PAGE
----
New Clear Vision


constructive commentary for the chronically farsighted


Taking a Stand

April 09, 2012 By: NCVeditor Category: Ecology, Jennifer Browdy, Politics

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What Will It Take to Accomplish Real Change?

by Jennifer Browdy de Hernandez

Environmental activist Tim DeChristopher and Jamphel Yeshi, the young Tibetan monk who recently set himself on fire, are more alike than might first meet the eye.

DeChristopher, one of the founders of the group Peaceful Uprising, took direct action to disrupt the sale of wilderness to mining companies in a closed Federal auction.  He ended up in prison, but he also did a tremendous amount to raise public awareness about the issue of land sales to corporate industry, and inspired the PeaceUp folks to greater activism.

Jamphel Yeshi also took a dramatic personal action at huge cost to himself — he lost not just his liberty, but his life. He and the 30 other monks who have taken this drastic step in the past have succeeded in letting the world know how deeply the Tibetan people are suffering under Chinese repression, and how passionately they yearn for autonomy to practice their religion and preserve their culture.

Dramatic personal action is definitely a good tool to use in raising public awareness about an issue.

The problem with it is that one leader standing alone is an easy target — and if the action is a suicide, that heroic action is always going to be a one-time event.

That the Occupy movement has so far eschewed the single, high-profile leader model is a sign of the solidity of this nascent social movement.

Despite demands from the media and others for a leader to step out of the shadows and announce himself (the leader is always presumed to be male), Occupy has held firm to its founding principle of being a “leaderless movement.”

This is true in the way the different “chapters” of Occupy, springing up at will anywhere in the world, are completely autonomous from the Occupy Wall Street folks who initially launched the movement last August; and it is true in the way that any passerby can join a General Assembly and have a chance to speak and influence or inspire the group. It’s true in the various Occupy online platforms that give anyone with an internet connection the ability to communicate with the world, and it’s true with the Occupy media, which are collective and often anonymous publications of strategies, theories and praxes of resistance.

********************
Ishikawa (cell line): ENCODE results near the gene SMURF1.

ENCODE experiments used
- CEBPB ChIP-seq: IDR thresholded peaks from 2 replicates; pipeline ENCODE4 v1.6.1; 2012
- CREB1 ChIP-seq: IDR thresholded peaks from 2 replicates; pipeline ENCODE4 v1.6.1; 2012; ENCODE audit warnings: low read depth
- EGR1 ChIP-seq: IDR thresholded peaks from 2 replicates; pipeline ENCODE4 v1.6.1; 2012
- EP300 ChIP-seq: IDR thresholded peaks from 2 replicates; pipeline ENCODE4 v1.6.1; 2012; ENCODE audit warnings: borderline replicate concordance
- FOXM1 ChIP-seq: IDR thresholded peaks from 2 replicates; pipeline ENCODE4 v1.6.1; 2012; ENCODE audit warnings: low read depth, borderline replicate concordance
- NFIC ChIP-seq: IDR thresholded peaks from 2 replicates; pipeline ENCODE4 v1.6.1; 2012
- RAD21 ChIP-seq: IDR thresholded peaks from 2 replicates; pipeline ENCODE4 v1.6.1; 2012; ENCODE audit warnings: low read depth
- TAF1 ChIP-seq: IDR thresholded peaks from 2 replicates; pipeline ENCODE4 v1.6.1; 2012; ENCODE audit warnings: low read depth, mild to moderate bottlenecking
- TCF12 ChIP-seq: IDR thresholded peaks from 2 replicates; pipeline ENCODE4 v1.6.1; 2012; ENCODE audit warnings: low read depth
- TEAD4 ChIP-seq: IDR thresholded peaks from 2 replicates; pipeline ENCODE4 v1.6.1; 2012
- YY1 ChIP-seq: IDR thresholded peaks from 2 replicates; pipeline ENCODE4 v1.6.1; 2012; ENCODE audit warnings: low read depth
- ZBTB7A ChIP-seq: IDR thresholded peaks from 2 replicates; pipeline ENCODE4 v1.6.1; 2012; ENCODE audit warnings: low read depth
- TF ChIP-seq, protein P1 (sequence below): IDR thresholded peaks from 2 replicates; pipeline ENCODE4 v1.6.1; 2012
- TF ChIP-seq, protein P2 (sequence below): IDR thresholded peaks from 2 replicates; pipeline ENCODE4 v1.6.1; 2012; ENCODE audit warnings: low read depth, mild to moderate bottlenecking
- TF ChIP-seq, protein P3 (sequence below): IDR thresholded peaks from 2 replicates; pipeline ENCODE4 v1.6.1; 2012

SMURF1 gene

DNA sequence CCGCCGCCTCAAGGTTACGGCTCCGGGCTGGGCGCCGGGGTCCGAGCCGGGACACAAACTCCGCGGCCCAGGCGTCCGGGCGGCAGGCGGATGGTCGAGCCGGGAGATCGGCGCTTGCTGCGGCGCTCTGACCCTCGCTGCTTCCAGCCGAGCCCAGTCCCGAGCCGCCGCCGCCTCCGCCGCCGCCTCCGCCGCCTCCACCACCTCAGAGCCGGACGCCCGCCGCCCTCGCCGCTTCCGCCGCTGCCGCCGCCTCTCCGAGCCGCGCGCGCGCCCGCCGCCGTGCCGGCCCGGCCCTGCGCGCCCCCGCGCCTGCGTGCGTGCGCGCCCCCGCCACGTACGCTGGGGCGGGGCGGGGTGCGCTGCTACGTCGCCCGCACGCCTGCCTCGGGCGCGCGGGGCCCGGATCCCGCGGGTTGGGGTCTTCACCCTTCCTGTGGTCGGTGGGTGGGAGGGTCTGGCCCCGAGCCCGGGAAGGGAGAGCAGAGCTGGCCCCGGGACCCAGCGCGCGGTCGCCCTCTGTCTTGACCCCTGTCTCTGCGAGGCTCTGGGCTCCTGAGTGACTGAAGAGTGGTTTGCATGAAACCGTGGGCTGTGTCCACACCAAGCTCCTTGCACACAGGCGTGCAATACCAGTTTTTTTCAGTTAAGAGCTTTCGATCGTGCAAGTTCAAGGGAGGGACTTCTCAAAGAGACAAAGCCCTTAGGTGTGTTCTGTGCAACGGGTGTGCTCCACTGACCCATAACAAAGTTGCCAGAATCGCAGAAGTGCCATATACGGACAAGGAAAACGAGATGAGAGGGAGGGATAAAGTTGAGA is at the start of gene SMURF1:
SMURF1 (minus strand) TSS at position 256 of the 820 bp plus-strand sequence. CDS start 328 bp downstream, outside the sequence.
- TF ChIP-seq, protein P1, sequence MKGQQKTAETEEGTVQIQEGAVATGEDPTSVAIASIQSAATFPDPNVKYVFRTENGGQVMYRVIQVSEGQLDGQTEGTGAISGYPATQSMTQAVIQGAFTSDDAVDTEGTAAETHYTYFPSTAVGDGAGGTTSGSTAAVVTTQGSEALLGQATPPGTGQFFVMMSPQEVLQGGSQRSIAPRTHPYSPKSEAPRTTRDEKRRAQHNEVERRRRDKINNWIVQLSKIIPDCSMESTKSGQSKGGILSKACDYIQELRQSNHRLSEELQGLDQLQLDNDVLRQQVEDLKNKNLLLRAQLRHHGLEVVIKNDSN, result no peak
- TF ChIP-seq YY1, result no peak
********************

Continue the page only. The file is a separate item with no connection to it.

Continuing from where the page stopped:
I feel a tremendous sense of loss and rage that obvious, powerful leaders like Tim DeChristopher and Jamphel Yeshi are driven by frustration with the system and anger at injustice to commit acts of activist resistance that are either outright suicidal, or land them swiftly behind bars.

This is the approach the Chinese take to anyone seeking to challenge the entrenched status-quo leadership and social structure, and we in the West like to howl about human rights violations every time they throw another idealistic young activist in jail.

But we do the same thing here.

We reward the best and brightest of our young people as long as they play by the rules of the game and never question the wisdom of their elders in setting up those rules.

The Ivy league grads who will go on to become Goldman Sachs executives or corporate CEOs or weapons systems engineers — they are our golden children who can do no wrong.

But those young people who look out at what is and see the waste, the greed, the desecration of the planet, the horrendous danger in which the old game has placed us, as we cross the threshold of the 21stcentury into the new era of global heating, overpopulation, extreme inequality, toxic chemical poisoning, militarization … those young people are considered by the power elites to be annoying, pie-in-the-sky, unreasonable idealists who need to grow up and get a job.

In other words, they need to shut up and join the system.

The reason the Occupy movement is gaining steam is because the system no longer has enough places for all the smart, talented young people we are producing.

We can’t all join Goldman Sachs, now can we?

We can’t all join Greenpeace either.

When young people can’t pay off their student loans and can’t find jobs, and their parents can’t help them because they themselves can barely keep up with the mortgage payments … these young people are naturally going to be much more open to the possibility that something is quite wrong with the established system.

That’s where we are now.  That’s why suddenly we have not one or two extraordinary young leaders like Tim DeChristopher or Jamphel Yeshi stepping up, but a whole tide of young people who have the time, the talent and the energy to tackle the problems of our American society, and our global human civilization, head on.